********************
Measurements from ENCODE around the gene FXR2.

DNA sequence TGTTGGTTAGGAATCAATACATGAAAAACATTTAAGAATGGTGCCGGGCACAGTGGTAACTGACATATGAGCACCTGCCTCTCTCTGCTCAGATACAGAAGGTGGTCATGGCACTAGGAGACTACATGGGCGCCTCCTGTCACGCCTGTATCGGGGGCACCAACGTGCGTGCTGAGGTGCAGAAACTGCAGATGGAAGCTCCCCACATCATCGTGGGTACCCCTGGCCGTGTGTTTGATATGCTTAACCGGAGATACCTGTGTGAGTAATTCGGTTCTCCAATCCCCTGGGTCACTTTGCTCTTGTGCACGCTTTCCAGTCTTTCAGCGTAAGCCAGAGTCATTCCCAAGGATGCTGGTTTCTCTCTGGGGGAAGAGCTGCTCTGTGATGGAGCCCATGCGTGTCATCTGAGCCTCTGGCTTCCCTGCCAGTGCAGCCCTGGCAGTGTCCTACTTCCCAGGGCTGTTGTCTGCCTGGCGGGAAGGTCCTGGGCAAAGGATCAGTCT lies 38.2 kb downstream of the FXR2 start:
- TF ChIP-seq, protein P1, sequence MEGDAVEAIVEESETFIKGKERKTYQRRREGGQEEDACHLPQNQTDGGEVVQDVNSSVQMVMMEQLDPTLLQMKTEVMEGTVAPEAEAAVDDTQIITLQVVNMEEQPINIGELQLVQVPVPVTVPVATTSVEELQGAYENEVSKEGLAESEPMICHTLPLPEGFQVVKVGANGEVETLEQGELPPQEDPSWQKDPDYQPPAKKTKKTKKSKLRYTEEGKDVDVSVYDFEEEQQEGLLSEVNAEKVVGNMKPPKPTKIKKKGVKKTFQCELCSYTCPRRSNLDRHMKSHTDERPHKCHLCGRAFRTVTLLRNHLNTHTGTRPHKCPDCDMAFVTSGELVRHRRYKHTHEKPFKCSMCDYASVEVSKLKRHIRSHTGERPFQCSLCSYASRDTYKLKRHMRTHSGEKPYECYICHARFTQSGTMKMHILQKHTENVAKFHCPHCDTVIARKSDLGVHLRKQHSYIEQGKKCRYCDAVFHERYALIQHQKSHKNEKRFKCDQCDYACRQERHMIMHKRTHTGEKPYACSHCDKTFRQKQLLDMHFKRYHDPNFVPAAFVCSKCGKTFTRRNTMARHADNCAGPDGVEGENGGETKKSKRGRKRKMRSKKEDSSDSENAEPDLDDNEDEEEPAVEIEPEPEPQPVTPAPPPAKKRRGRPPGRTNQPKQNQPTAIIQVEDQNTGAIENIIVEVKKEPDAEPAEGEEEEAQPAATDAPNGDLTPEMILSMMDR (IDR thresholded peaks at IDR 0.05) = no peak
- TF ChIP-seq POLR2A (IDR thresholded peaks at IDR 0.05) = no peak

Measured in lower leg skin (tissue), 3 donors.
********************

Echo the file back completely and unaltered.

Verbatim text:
Measurements from ENCODE around the gene FXR2.

DNA sequence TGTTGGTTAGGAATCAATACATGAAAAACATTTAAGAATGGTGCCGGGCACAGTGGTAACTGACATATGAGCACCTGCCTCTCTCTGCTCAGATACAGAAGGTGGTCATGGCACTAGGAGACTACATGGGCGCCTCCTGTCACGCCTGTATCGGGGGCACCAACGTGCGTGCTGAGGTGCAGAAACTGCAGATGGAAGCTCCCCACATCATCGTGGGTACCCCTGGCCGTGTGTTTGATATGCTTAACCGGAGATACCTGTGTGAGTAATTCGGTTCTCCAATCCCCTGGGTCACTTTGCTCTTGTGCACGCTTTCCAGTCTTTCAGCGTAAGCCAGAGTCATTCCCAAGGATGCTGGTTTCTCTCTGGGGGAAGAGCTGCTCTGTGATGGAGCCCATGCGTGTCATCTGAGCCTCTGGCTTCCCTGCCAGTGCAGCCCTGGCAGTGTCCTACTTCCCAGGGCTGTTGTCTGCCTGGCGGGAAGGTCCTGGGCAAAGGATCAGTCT lies 38.2 kb downstream of the FXR2 start:
- TF ChIP-seq, protein P1, sequence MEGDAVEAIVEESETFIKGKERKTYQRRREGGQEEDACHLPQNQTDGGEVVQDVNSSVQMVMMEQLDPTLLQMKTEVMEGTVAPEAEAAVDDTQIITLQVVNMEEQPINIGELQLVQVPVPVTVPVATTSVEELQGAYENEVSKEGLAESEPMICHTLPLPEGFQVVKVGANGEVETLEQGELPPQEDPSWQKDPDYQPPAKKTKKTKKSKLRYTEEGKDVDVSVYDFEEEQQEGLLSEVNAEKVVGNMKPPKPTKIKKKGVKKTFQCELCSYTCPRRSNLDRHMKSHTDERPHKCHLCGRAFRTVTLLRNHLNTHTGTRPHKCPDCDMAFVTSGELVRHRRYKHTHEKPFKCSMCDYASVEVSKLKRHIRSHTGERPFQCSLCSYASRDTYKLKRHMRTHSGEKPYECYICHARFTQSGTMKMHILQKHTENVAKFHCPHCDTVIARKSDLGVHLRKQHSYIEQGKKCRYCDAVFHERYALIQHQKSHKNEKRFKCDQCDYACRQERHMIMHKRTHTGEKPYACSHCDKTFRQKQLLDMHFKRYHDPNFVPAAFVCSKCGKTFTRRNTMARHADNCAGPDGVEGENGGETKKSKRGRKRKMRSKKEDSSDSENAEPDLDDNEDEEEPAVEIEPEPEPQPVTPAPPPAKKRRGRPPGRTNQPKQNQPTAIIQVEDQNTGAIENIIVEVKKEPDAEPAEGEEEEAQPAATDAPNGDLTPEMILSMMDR (IDR thresholded peaks at IDR 0.05) = no peak
- TF ChIP-seq POLR2A (IDR thresholded peaks at IDR 0.05) = no peak

Measured in lower leg skin (tissue), 3 donors.